Barry McStay
Gabriella Sills Productions and James Seabright in association with Mark Gatiss
King's Head Theatre, Islington

Listing details and ticket info...

Zeb (Dan Nicholson) and Eoin (Barry McStay) Credit: Ed Rees
Nemide May as Beth Credit: Ed Rees
Zeb (Dan Nicholson)and Nemide May as Beth Credit: Ed Rees

Too often, gay people are subjected to special scrutiny as if somehow their sexual preference diminishes their ability to carry out social tasks.

The married gay couple Zeb (Dan Nicholson) and Eoin (Barry McStay) will inevitably be conscious of that when they decide to adopt a child.

No wonder Zeb in particular is triggered by the stupid and prejudiced remarks of someone in a class they attend to prepare them for parenthood. “That man called us groomers, Beth!” Zeb exclaims to the social worker who is monitoring their progress.

Beth opens the show as the narrator, recalling the oddness of their names when she was allocated their application to adopt. She guides them through the UK institutional requirements for prospective parents initially as a remote professional reluctant to cross boundaries into revealing her own life, until that approach softens when she lets slip that she is hoping to be pregnant with a child.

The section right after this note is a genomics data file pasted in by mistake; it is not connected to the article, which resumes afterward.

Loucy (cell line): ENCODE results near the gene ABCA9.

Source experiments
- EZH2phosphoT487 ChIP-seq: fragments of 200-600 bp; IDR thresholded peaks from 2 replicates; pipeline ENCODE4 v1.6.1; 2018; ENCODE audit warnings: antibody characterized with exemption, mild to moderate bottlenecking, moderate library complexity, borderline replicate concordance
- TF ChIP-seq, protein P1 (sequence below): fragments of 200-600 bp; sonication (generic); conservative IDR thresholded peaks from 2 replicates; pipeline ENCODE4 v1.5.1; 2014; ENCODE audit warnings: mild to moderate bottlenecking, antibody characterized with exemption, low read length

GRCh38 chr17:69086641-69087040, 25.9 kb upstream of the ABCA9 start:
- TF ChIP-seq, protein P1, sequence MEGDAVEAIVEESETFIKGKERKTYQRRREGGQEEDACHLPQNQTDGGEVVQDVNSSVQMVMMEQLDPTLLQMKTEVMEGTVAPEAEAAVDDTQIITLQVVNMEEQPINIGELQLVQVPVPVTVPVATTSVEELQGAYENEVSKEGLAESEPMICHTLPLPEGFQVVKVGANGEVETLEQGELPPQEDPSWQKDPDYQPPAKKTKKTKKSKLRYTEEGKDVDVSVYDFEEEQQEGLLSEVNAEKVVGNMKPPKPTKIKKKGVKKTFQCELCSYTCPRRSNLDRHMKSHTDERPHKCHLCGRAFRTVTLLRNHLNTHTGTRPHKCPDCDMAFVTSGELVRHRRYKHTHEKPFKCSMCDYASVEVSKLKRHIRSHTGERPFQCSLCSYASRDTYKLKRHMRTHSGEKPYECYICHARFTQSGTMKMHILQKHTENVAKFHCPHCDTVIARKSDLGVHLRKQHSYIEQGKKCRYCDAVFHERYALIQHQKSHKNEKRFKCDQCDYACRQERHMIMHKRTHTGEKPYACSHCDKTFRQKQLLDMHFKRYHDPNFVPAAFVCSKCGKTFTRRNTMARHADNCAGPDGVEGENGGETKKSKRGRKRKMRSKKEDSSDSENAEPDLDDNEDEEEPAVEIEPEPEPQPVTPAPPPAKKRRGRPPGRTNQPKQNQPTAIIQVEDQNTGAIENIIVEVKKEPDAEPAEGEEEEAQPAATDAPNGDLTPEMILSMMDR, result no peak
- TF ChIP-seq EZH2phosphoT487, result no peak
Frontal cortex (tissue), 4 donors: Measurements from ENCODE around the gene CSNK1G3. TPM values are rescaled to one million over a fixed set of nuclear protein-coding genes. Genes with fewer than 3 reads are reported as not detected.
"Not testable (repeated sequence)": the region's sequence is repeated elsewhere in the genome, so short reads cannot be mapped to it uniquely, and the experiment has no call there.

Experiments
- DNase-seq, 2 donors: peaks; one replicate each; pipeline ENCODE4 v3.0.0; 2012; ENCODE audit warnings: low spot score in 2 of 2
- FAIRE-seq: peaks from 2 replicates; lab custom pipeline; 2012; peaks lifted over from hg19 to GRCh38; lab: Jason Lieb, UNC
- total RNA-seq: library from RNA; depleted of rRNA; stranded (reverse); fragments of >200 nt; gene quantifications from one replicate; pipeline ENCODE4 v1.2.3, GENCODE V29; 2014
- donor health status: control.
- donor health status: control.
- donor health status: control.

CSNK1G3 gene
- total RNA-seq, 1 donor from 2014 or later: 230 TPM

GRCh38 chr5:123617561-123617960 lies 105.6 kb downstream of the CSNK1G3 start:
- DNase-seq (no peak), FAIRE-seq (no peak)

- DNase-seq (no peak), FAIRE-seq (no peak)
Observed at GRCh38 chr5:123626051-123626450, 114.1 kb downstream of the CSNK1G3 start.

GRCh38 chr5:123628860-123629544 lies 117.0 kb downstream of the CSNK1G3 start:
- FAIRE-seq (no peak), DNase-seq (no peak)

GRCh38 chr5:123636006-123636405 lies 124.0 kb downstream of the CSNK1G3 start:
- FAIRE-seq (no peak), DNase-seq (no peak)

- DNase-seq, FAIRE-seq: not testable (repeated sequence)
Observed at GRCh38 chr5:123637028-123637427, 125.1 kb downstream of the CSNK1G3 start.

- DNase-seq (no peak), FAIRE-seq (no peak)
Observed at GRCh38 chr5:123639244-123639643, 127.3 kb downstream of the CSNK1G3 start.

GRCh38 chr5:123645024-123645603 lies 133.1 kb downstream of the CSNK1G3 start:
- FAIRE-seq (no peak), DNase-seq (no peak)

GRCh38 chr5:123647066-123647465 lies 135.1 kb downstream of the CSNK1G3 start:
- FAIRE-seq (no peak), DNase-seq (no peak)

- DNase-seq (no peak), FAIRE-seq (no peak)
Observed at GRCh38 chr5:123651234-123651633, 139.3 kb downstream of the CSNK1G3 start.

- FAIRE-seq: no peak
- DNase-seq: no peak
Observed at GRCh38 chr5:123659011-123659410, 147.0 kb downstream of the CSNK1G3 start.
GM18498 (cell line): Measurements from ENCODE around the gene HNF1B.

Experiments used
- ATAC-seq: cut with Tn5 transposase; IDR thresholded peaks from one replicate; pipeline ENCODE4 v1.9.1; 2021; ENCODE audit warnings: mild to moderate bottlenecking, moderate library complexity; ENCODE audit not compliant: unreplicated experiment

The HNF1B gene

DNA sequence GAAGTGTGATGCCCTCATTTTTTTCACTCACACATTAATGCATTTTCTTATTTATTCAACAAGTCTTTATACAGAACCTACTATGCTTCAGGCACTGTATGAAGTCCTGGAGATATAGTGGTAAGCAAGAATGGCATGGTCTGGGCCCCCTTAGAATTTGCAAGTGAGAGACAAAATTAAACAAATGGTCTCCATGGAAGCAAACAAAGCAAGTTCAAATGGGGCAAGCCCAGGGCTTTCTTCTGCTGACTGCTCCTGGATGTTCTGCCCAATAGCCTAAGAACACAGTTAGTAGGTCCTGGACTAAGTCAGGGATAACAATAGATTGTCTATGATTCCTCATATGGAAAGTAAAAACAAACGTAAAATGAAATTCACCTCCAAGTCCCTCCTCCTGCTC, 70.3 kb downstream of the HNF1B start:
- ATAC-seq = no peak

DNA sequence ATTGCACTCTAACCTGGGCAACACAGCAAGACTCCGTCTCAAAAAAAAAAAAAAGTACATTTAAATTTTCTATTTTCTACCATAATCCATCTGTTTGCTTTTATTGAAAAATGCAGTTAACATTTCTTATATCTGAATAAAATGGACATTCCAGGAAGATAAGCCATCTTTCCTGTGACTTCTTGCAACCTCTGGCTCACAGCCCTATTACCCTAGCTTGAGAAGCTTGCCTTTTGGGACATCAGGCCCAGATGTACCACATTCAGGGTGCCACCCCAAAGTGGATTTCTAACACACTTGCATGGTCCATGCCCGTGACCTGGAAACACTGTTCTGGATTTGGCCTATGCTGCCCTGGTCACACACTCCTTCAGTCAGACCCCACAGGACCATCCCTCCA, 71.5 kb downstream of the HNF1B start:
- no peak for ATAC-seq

Social prejudice and the necessary safeguarding procedures involved in the adoption process are not the only difficulties they face. Becoming a parent is a big step, and Zeb hasn’t for a long time spoken to Eoin about his reservations. It will become a testing time for their relationship.

Zeb is the least settled of the marriage partners. He says he was raised as a nudist, would still like to do sexual threesomes, revels in pornography and wants Eoin to take drugs with him. He tells Beth, “I’ll be Fun Daddy, Eoin will be Serious Daddy.”

He also has a secret problem, which emerges halfway through the show.

Eoin is keen to be a father, seems to be the worrier, wants a tidy house and tries to answer all questions carefully.

The show delivers serious themes with quick, amusing dialogue that resembles a gentle situational comedy. You might wish for greater depth of character, and some of it, particularly the ending, can feel a bit far-fetched, but it is always engaging, sensitive and thoughtful.

Reviewer: Keith Mckenna

*Some links, including Amazon,,, ATG Tickets, LOVEtheatre, BTG Tickets, Ticketmaster, LW Theatres and QuayTickets, are affiliate links for which BTG may earn a small fee at no extra cost to the purchaser.

Are you sure?